Riots spark concerns for England game at Wembley

International under threat as Carling Cup games at West Ham and Charlton postponed on police advice

FEARS were growing last night that England’s friendly against Holland tomorrow at Wembley may have to be called off after violent rioting spread throughout London and beyond.

Carling Cup fixtures at West Ham and Charlton due to take place tonight have been postponed on the advice of police, who told the clubs their resources were needed more urgently elsewhere.

Tottenham’s Premier League opener against Everton on Saturday at White Hart Lane, which was damaged in the first spate of disturbances, is still due to go ahead, but remains in danger of being axed.

Officials from the Football Association and the Metropolitan Police are due to hold further talks today to reassess the feasibility of England’s friendly going ahead.

Extra police officers are being drafted in from other forces in the country in an attempt to halt the spate of looting, arson and thuggery breaking out across the capital. Having started in Tottenham on Saturday, yesterday saw chaos on the streets of Hackney, Croydon, Ealing and Clapham. There were also reports of disturbances at Brent Cross, close to Wembley.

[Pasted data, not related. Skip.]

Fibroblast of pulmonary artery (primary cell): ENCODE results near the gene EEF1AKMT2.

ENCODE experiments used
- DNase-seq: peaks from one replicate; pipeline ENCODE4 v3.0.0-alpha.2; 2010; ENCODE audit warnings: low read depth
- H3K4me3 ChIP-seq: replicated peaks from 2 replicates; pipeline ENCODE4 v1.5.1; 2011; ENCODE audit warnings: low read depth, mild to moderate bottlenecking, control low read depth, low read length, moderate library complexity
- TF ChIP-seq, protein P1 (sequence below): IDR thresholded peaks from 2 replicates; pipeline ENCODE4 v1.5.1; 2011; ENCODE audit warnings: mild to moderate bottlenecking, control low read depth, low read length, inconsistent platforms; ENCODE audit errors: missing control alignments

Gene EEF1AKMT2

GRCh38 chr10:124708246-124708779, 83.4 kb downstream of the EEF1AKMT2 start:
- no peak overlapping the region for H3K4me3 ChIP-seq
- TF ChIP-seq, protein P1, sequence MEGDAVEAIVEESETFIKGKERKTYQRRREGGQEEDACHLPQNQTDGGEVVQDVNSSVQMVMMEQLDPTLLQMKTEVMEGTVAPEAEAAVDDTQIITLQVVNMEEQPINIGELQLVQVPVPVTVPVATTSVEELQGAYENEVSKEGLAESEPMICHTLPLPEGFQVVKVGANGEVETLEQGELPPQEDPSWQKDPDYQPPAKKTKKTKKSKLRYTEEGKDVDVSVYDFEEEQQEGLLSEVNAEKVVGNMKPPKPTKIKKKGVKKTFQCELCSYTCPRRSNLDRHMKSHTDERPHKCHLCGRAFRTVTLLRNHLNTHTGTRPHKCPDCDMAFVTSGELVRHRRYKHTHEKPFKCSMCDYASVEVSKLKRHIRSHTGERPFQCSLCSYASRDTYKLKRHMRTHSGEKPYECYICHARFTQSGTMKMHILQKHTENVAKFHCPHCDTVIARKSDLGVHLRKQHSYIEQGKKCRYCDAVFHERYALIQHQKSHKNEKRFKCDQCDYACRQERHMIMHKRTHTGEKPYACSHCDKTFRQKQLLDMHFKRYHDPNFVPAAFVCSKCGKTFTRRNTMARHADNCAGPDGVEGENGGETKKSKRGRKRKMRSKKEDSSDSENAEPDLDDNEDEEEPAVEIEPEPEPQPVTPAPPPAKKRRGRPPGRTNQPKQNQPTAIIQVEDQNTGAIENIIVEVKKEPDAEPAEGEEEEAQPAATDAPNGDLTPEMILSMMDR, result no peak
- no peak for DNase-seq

West Ham, who were due to face Aldershot, said police had told them that “all major public events in London were to be rearranged because of the need to focus police resources elsewhere”.

Charlton said they were told their game against Reading was off at 10:55pm last night, when they were contacted by Greenwich Borough Police.

More than 70,000 fans are expected at Wembley for England’s match tomorrow evening. A spokesman for the Metropolitan Police told City A.M. last night that no decision had been taken yet to call off the match but that the situation would be reassessed closer to the event.

Tottenham have been forced to shut the ticket office at White Hart Lane after it was severely damaged in the unrest which devastated parts of north London at the weekend.

Spurs continue to liaise with police and the Premier League about the safety of welcoming 40,000 football fans – many travelling from Merseyside – to the area.

Transport links are vital to the game going ahead; if key roads are not accessible the match could come under renewed threat.

Supporters area advised though to purchase tickets via telephone or the Internet rather than in person at the ground.